Wednesday, 13 January 2016

A New National Anthem For England?

This is an issue that has been bouncing around for some time, and it is now set to be debated in parliament. Should England have it's own national anthem to use at sporting fixtures and so on, instead of using the anthem of the United Kingdom, 'God Save The Queen'? It seems a fairly reasonable and obvious question, on the face of it - other parts of the UK use their own anthems at such occasions, so why shouldn't England? Seems fair enough to me, apart from issue that is perhaps more obvious to the rest of the UK than it is to some in England who are holding the debate.

'God Save The Queen' really has very little to do with the United Kingdom of Great Britain and Northern Ireland at all - it's a very English song about the Queen (or King, obviously) of England that has a long association with being used for England teams, and something of an undercurrent of imperialism within it, and perhaps even comes with an implicit assumption that England is 'the important bit', so to speak. Now we could argue all day about the rights and wrongs of that kind of description, but the simple fact remains that many people in other part of the UK do not identify with this 'Anthem' - they don't use it, they don't sing it when it is used, and they don't regard it as in any sense 'theirs'. Quite the opposite, in fact - to many it seems in many ways an anthem being imposed on their nation by another.

Of course, mention this issue and you are inevitably met with accusations of 'narrow Nationalism' and the like. That entirely misses the point, though, that it is in no way a sentiment about the song confined to those who believe that their own nations are somehow 'superior' or to those who believe that their nations should be independent, and separated out from the UK altogether. That is not the case, and that is not what the issue is about. The song itself is very Anglo-centric, and very much identified with England - why would anybody outside England regard it as being 'their song'? The fact is that many of them don't, and that is a real problem for a supposed 'Anthem' that is supposed to represent them, and not one I think we should continue to ignore or dismiss.  Giving England its own, different anthem to use won't help much either - 'God Save The [Insert Relevant Monarch]' is still going to be very much seen as 'England's Song' anyway.

So let's consider the song itself, in the context of the United Kingdom and its gloriously diverse peoples. It's very much based about the idea of the supremacy of the monarch, for a start. It's an obvious problem for those who want to see an end to monarchy itself, of course, as Jeremy Corbyn proved - don't sing because you're not a monachist and you get accused of 'hating your country', and all the other kind of jingoistic nonsense that some corners of the press (and even some far off corners of the current UK political world) seem to delight in. Those two things are not related - despite some of the anachronistic legal language we sometimes use, the Queen and Crown is no longer actually the state, and the UK is not merely an embodiment of its monarch. Holding a view that Monarchy, even Constitutional Monarchy, is no longer a suitable system for government, is no more 'disloyal' to the UK and its people than suggesting that maybe the first past the post electoral system isn't the best one out there.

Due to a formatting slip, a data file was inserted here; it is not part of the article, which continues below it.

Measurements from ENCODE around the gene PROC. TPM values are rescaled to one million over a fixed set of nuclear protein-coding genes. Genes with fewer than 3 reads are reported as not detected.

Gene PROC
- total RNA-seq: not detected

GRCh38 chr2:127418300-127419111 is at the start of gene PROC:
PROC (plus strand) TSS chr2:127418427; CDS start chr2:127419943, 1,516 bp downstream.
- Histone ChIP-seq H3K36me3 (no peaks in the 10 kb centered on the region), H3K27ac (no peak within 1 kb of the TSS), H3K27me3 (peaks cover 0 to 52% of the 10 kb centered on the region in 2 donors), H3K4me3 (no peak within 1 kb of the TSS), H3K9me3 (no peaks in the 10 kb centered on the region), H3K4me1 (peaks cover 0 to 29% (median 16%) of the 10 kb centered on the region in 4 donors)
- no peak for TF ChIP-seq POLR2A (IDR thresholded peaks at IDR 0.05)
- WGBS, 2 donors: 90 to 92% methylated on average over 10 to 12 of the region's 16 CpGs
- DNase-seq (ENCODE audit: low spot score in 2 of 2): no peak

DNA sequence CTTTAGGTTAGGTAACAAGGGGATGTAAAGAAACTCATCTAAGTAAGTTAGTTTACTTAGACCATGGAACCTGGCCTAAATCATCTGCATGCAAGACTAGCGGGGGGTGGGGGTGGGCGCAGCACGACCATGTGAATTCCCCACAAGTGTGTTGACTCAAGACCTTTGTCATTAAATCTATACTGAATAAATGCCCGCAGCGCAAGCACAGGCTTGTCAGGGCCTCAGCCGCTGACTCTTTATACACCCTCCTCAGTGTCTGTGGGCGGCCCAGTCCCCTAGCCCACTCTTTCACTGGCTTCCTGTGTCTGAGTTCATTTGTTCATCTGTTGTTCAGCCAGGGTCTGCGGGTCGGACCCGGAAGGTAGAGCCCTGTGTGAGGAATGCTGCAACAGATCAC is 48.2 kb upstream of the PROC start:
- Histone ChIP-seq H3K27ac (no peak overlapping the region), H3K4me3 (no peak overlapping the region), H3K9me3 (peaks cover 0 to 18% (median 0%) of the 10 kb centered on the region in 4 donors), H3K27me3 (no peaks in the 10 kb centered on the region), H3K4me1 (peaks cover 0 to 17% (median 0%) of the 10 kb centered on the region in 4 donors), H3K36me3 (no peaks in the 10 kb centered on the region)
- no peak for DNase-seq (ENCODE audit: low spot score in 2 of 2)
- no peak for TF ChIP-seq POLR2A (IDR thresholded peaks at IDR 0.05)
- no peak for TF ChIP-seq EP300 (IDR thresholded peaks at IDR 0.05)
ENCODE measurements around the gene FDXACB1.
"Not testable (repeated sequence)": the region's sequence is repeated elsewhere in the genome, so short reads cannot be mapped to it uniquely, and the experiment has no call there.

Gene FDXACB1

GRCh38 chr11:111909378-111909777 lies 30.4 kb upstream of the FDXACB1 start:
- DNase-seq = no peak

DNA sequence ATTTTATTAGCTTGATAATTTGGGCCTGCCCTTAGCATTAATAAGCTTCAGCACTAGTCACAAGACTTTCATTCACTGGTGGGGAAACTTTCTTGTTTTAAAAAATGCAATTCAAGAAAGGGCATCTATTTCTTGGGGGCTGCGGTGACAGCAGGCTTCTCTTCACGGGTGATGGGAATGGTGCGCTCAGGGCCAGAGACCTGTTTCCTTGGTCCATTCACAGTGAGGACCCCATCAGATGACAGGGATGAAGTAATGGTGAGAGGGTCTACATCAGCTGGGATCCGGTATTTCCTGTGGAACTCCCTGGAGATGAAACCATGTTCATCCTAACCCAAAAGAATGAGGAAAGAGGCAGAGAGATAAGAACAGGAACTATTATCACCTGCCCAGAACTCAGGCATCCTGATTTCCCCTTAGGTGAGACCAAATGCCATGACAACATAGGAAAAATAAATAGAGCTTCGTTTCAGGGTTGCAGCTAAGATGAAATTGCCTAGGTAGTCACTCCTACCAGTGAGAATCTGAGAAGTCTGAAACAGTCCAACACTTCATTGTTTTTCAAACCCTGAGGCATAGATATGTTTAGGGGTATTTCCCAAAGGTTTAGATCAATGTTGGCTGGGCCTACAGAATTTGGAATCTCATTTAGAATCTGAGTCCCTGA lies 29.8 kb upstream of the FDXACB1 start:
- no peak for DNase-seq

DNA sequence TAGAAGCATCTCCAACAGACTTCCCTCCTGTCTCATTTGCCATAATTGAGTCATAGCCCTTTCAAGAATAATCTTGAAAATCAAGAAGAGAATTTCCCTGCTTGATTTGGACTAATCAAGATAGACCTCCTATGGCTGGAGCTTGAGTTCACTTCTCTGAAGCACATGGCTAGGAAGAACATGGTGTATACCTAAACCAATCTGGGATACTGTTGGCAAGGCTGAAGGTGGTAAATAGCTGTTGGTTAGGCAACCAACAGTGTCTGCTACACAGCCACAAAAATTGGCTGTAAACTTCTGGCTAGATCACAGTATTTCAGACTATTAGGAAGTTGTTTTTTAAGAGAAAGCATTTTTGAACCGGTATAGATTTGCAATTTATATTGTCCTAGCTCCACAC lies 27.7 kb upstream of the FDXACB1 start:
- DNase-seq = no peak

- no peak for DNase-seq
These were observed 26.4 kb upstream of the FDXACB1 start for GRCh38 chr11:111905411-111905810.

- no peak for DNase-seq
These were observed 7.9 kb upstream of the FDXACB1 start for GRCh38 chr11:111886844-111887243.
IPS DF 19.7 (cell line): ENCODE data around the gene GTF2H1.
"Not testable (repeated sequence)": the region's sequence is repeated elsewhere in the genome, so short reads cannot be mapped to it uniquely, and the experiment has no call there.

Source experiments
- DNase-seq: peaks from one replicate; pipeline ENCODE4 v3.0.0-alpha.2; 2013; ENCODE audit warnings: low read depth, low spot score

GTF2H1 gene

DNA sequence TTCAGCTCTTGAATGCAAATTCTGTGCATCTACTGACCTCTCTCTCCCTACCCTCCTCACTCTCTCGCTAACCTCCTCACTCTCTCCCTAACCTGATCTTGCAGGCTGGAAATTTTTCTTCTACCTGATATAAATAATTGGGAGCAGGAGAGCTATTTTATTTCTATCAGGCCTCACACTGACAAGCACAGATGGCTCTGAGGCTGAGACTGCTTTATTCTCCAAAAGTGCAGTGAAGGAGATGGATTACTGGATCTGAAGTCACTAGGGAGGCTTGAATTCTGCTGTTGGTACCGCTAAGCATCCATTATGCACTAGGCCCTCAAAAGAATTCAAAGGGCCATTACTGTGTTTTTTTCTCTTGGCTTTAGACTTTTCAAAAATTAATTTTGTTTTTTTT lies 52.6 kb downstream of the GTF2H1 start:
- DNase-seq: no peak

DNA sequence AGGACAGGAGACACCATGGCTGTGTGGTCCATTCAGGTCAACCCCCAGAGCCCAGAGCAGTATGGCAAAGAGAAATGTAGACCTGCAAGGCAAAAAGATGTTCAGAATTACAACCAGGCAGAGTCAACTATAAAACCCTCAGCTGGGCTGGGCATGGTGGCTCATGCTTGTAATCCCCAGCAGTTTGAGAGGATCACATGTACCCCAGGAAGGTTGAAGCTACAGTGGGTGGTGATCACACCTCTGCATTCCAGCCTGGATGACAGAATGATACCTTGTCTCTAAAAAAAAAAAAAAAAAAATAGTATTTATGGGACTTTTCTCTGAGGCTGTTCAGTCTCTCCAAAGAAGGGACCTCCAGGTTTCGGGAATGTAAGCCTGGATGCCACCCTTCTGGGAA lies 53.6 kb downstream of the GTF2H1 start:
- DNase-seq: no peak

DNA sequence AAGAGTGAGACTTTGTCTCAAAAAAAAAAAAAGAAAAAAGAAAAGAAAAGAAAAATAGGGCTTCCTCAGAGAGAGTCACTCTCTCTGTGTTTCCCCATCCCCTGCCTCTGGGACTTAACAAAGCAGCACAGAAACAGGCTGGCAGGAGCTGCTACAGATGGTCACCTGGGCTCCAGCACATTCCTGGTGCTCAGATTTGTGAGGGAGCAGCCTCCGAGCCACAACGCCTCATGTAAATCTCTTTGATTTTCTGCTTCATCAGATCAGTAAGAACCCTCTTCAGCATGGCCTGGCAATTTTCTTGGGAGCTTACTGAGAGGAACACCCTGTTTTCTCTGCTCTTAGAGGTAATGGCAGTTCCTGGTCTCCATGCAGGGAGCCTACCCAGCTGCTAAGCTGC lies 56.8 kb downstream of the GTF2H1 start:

Then there's the religious element, of course. There is an 'Established' church here in the UK, and some might suggest, I guess, that that makes the UK a nominally 'Christian' country on a formal basis and so that anthem can reflect that. That argument is total nonsense, of course, because the Church of England, as the name suggests, is the Established Church of....England. Other parts of the UK do not have an established church, so how can that religious element be justified for a UK anthem on that basis? It can't, quite clearly. In the modern world, the UK is a multi-religious country - we have many religions, many denominations, and a significant proportion of people who do not believe in any religion at all - if we have an anthem based on the Christian religion, are we not automatically excluding an awful lot of people from feeling the affinity that they could and should do with a song that is supposed to 'represent' them?

So, what of the song's representations of other nations in the UK? Well, one can easily point to the somewhat dodgy, but seldom used, verse about the Scots, but even that misses the point that it really is generally of no relevance whatsoever. It makes no mention, but effectively assumes us all to be one and the same people under the monarch. Indeed, it expressly refers to 'a nation', but within the UK we are several nations, and that's before we start to take account of the many people of many other national origins who now live here, and have in some cases lived here for centuries. There's no reflection of anything other than a Monarchist, Christian, single unified national entity under its glorious master, and that simply doesn't reflect reality in any sense.

In my opinion it is time for a change in anthems, but not in the way that is proposed. What is needed is a new anthem for the whole of the UK. One which is actually reflective of the various different parts and nations, and even perhaps somewhat more reflective of the modern world itself. Whether England wants to keep 'God Save The Queen' is, of course, a matter for the people of England - some of the arguments in favour of the song that don't apply to it as a UK anthem could be said to apply somewhat better to it for England, and it is certainly pretty much regarded universally is 'England's Anthem' anyway by the rest of the UK, and indeed by the rest of the world. Some of the negative arguments still apply, though, but that's for the English to decide. My point is that 'God Save The Queen' is almost entirely unsuitable as an anthem for the whole of the UK. It doesn't work. It never has. It's very often not regarded by the people as 'their' anthem at all.